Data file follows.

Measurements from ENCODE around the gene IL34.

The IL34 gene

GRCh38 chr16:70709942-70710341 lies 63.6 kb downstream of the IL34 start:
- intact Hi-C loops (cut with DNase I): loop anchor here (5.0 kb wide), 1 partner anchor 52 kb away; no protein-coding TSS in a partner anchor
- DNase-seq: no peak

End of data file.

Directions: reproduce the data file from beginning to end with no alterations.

Measurements from ENCODE around the gene IL34.

The IL34 gene

GRCh38 chr16:70709942-70710341 lies 63.6 kb downstream of the IL34 start:
- intact Hi-C loops (cut with DNase I): loop anchor here (5.0 kb wide), 1 partner anchor 52 kb away; no protein-coding TSS in a partner anchor
- DNase-seq: no peak